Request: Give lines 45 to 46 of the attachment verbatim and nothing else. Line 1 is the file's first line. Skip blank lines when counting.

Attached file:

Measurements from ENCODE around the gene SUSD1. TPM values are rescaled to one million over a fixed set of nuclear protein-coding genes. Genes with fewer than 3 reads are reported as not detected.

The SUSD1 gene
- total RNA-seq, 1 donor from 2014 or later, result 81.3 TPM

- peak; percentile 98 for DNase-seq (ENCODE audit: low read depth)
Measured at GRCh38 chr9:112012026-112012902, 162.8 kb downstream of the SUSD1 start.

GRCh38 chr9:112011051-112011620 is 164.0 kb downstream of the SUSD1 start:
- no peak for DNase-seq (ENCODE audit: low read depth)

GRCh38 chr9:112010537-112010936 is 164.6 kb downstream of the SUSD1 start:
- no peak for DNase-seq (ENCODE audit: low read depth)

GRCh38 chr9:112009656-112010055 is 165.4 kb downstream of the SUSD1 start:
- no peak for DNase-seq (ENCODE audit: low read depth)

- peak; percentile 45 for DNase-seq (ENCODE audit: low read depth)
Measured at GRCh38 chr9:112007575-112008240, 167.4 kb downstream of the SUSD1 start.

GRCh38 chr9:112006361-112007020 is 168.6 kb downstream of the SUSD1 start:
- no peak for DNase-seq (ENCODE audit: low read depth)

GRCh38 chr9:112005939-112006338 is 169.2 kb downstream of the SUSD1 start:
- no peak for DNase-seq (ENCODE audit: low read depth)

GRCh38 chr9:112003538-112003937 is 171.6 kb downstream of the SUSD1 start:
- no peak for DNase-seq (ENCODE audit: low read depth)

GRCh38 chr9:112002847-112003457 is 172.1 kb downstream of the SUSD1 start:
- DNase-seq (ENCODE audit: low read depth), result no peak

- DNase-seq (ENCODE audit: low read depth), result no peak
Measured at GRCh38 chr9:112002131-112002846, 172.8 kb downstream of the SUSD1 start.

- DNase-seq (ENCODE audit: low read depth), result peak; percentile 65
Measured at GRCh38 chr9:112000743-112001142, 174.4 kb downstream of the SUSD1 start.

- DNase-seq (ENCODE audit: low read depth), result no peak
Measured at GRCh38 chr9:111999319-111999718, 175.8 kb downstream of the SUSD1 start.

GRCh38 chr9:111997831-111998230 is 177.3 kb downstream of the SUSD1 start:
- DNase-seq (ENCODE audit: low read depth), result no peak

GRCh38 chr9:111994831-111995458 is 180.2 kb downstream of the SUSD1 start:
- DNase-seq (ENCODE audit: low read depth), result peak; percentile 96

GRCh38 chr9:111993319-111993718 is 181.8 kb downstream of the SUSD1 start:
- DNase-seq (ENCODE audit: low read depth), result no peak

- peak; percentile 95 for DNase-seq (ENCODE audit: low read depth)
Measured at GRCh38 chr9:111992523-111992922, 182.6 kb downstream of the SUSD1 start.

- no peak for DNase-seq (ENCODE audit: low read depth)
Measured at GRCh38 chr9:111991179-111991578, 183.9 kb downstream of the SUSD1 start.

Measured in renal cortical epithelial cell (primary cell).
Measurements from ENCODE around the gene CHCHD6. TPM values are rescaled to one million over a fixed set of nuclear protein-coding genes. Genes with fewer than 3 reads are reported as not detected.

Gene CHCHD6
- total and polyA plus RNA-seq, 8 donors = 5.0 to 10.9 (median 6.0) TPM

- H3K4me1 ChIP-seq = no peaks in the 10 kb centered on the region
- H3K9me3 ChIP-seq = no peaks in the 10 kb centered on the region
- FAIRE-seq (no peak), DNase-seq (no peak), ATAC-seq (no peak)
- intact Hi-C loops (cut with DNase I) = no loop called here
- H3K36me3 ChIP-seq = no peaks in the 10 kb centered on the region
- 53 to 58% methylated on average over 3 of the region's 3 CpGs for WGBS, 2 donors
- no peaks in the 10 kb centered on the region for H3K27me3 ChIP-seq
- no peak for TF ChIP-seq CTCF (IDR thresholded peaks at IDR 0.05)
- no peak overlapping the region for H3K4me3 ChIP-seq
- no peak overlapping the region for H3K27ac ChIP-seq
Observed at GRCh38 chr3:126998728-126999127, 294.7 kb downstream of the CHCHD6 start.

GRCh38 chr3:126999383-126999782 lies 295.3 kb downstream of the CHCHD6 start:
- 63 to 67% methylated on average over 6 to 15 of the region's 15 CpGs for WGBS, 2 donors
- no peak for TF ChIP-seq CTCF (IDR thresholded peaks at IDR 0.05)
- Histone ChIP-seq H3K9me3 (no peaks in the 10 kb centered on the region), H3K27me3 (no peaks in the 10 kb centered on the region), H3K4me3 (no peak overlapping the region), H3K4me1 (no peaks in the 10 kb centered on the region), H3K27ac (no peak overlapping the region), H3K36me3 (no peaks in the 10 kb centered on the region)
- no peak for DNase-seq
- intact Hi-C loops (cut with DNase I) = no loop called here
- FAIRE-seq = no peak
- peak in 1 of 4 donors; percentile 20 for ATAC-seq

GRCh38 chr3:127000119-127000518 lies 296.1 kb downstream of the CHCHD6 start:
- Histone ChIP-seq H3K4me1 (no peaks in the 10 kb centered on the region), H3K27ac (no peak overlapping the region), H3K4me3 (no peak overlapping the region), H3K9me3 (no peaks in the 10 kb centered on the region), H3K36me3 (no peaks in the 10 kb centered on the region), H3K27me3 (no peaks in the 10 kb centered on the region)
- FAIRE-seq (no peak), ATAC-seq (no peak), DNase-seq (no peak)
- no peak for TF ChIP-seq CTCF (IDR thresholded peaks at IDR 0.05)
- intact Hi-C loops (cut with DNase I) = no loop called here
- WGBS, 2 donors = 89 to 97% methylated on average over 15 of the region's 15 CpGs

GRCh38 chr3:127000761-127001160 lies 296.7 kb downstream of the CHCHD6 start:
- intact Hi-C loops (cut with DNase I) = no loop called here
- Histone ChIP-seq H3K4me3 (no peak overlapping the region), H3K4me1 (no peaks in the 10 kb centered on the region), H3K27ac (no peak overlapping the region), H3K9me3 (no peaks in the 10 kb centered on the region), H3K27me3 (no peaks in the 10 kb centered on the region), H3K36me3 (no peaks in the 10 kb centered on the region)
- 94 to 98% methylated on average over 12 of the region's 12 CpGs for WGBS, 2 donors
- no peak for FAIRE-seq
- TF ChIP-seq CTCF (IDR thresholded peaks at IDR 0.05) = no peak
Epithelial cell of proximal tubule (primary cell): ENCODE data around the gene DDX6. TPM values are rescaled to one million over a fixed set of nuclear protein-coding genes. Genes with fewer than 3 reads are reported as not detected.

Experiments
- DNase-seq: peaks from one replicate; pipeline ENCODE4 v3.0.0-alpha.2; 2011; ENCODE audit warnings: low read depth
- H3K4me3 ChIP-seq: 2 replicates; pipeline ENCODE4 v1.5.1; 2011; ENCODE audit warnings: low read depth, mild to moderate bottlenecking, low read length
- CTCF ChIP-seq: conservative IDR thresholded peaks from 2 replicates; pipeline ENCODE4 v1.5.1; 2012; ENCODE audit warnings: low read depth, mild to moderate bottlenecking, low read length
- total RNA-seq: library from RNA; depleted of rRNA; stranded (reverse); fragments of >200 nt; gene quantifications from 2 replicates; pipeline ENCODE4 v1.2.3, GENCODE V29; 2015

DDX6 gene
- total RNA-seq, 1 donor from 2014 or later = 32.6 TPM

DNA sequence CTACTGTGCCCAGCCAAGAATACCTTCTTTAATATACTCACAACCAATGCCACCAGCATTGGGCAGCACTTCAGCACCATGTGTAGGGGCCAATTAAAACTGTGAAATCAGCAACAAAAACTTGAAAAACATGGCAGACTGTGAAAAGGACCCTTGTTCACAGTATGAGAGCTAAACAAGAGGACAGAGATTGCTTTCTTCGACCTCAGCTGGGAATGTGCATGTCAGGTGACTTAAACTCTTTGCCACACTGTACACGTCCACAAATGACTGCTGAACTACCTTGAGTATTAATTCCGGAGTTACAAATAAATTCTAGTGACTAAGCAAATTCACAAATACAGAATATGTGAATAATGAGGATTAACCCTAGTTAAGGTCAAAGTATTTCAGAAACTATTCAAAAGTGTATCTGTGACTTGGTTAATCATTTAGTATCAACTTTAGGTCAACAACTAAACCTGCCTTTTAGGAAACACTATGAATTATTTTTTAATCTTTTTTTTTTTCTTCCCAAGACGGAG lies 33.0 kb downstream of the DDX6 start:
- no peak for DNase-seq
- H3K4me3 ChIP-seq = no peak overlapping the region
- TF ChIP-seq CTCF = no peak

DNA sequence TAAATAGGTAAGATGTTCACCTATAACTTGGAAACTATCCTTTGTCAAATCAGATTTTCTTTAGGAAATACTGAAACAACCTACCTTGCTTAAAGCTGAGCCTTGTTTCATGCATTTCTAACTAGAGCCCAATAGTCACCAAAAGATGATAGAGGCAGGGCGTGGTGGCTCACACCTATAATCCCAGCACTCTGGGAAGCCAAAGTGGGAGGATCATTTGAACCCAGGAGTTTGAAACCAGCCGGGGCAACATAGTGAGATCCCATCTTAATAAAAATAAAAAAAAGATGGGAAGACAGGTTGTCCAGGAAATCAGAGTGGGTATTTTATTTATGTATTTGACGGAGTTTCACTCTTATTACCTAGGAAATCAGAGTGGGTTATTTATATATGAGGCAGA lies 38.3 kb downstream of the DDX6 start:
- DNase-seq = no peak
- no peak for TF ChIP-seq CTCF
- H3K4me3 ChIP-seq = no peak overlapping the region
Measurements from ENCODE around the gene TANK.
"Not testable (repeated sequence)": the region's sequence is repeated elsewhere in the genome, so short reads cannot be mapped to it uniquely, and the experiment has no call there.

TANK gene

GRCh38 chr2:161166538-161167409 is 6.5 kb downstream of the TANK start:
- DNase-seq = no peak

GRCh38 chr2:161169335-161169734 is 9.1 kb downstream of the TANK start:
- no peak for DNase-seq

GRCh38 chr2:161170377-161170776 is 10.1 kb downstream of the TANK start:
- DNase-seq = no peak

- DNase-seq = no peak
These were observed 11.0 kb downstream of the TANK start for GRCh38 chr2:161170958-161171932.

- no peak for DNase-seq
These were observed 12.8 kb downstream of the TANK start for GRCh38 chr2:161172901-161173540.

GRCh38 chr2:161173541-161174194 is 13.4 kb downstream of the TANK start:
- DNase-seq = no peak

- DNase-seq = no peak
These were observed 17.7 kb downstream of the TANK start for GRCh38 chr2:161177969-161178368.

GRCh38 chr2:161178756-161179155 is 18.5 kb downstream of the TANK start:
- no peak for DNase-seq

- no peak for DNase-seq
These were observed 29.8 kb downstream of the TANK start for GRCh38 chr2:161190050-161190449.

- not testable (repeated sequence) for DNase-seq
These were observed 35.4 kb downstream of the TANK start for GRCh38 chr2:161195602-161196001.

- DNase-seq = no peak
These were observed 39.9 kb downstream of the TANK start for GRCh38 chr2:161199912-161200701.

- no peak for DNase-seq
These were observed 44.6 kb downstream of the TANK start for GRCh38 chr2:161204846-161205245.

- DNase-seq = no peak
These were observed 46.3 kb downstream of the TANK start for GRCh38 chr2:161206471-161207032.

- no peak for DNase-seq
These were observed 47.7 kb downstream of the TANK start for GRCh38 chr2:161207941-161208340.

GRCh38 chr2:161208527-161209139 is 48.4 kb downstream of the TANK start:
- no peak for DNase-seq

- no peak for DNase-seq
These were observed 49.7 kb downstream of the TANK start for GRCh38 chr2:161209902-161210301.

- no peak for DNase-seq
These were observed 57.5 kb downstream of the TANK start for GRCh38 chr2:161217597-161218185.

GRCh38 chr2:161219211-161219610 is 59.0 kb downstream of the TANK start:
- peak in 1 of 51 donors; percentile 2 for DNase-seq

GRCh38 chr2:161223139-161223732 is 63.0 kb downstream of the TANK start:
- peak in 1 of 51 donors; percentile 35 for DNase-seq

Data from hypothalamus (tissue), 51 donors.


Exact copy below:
- intact Hi-C loops (cut with DNase I) = no loop called here
- H3K36me3 ChIP-seq = no peaks in the 10 kb centered on the region